Indian high jumper Tejaswin Shankar, 22, rewrote the national record in his first attempt at heptathlon at the DeLoss Dodds Invitational, in Kansas City. The high jump specialist amassed 5,650 points over two days to erase PJ Vinod’s tally of 5,561.
Hepathlon comprises seven events but Tejaswin, the Indian national record holder in the high jump, believed he had a good chance to break another mark.
“I looked up the national record on Wikipedia and then pulled out my calculator. I added up points I could potentially score and I knew I had a good chance. I was most worried about the pole vault event as it was a totally alien sport to me,” Tejaswin said.
At the Kansas State University, where Tejaswin is pursuing a degree in business management, all promising athletes undergo pentathlon (five events) training ahead of the outdoor season. Since the last two years, Tejaswin has been actively participating in the programme and feels it made the transition to heptathlon all the more easier.
“I was anyway training for five events and had to just add two more. We do this pentathlon training to build our bodies and assess our fitness levels. Our coach tells us it is very important to become a wholesome athlete,” Tejaswin explains.
At major sporting events, including the Olympics and the Asian Games, men participate in the decathlon, which consists of 10 events.
The initial success in the heptathlon has not taken away his focus from his pet even, the high jump. In fact, this will be his last multi-discipline competition this season.
“The outdoor season is about to start and I will go the extra yard to achieve the Olympic qualification mark,” he says.
Tejaswin’s best jump and also the Indian national record stands at 2.29 metres, while to achieve the Olympic cut he will have to leap over 2.33m.
When Tejaswin won the heptathlon title at the DeLoss Dodds Invitational on Saturday he couldn’t even celebrate the feat with his teammates. The strict COVID protocols allow only competitors inside a venue an hour before the commencement of their respective events. There are constant tests and monitoring, apart from social distancing.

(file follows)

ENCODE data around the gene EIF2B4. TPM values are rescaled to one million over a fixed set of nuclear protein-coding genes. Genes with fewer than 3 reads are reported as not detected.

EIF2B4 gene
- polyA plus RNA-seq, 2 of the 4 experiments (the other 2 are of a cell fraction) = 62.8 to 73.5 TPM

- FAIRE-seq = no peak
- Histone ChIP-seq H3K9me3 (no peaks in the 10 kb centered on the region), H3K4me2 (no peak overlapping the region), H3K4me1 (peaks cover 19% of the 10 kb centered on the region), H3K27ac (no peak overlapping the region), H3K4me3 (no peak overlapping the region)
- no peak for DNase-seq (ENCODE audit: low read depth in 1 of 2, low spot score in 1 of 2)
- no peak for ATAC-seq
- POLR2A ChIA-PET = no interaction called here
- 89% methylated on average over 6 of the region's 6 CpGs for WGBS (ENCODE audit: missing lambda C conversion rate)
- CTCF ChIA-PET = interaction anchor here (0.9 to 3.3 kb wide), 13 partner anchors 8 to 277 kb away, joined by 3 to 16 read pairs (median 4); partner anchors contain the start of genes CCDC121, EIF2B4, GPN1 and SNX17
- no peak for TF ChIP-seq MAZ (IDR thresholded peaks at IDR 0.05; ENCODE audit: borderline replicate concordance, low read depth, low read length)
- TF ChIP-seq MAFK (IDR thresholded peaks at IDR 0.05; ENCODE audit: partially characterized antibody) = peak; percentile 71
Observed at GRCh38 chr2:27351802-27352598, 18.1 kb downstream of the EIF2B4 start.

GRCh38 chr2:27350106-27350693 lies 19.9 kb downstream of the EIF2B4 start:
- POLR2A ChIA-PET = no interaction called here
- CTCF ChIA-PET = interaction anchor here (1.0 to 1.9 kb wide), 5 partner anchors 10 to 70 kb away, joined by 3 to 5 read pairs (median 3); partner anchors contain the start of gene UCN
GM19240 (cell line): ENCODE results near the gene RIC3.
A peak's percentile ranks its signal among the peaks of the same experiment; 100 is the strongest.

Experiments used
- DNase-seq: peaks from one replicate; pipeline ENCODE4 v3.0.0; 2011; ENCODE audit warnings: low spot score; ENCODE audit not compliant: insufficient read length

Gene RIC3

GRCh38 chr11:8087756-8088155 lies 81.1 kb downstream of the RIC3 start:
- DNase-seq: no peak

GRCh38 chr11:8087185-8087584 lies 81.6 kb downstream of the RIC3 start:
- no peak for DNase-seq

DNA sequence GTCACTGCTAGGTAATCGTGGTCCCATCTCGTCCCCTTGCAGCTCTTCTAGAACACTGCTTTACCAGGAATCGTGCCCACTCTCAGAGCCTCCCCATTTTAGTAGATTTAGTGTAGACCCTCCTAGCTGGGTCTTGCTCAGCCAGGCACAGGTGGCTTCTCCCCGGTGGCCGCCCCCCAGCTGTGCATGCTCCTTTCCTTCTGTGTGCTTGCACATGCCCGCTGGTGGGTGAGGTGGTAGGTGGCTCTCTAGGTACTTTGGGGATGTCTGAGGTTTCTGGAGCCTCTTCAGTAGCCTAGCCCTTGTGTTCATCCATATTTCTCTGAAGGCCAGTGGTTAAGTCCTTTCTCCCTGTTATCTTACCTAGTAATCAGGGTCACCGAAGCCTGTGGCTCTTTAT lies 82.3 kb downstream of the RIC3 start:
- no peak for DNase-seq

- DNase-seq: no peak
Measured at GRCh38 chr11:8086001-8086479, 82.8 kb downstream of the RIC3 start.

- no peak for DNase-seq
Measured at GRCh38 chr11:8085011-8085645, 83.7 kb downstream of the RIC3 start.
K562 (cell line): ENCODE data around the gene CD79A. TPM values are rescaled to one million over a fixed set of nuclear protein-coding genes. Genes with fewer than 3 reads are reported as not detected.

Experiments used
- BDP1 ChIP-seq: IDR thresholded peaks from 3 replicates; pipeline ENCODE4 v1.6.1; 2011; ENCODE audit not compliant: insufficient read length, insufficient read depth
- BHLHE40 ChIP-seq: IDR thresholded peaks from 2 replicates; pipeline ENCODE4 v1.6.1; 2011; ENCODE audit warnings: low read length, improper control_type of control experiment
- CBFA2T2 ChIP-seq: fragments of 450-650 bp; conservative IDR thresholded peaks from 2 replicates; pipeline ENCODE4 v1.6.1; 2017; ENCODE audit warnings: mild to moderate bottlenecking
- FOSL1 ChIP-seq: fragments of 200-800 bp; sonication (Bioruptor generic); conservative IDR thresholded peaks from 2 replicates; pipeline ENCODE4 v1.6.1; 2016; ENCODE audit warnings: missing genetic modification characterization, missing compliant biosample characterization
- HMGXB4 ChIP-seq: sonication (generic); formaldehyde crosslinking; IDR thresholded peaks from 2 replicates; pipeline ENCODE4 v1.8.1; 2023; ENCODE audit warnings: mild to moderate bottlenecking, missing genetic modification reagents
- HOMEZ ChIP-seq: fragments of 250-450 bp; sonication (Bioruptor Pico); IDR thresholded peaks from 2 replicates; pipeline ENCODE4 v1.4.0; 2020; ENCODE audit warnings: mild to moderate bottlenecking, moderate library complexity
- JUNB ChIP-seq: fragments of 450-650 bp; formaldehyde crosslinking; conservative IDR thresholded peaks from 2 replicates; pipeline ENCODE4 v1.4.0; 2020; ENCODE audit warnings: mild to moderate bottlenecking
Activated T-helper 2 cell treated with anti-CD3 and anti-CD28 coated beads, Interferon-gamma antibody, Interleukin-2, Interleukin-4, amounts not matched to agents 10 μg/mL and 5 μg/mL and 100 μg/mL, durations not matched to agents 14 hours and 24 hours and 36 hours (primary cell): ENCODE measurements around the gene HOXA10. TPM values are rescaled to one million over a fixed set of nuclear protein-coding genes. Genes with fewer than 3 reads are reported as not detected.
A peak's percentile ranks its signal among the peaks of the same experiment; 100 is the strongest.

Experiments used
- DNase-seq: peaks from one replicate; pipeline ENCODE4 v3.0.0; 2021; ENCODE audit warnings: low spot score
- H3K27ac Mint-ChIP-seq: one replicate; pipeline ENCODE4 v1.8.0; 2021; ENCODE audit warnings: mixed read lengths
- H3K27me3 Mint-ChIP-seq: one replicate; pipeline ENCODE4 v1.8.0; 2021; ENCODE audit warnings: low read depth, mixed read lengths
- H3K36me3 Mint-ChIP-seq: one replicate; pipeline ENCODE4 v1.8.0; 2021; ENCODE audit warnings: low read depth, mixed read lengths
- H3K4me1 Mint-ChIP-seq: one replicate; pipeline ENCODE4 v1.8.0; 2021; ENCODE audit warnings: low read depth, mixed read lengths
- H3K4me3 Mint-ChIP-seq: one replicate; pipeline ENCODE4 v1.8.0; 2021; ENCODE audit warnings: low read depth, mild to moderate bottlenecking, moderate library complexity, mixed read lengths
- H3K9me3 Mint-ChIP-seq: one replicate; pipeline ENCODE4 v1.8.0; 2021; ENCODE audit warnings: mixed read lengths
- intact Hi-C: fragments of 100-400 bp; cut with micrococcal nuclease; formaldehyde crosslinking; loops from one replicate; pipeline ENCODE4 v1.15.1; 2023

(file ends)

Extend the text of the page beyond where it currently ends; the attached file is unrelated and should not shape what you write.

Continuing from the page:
“At our university, the athletes have to undergo a COVID test twice a week. Then each organiser has their own set of protocols and tests that we have to keep in mind,” he says.
“Even training was done in a phased manner. Time slots were allotted to minimise interaction. The coaching sessions would begin at six in the morning and go on till nine at night. You have to feel for the coaches. They have their task cut out due to the slot system.”
Although Tejaswin now strictly follows all the guidelines prescribed by the university a little slip in December almost proved costly. “We were clearly told that we should avoid social interactions. But it had been a long time since I had met my teammates. So about 7-8 of us decided to have dinner together but the next day one of them was positive. We all became close contacts and had to isolate ourselves for two weeks,” Tejaswin says.
The isolation meant Tejaswin and his mates could not continue their training and classes for two weeks.
“For an athlete, two weeks of no training is a huge thing. Our coach Cliff Rovelto was really disappointed and upset with us,” he says
Tejaswin admitted that he learnt his lesson and has vowed to never take the guidelines for granted.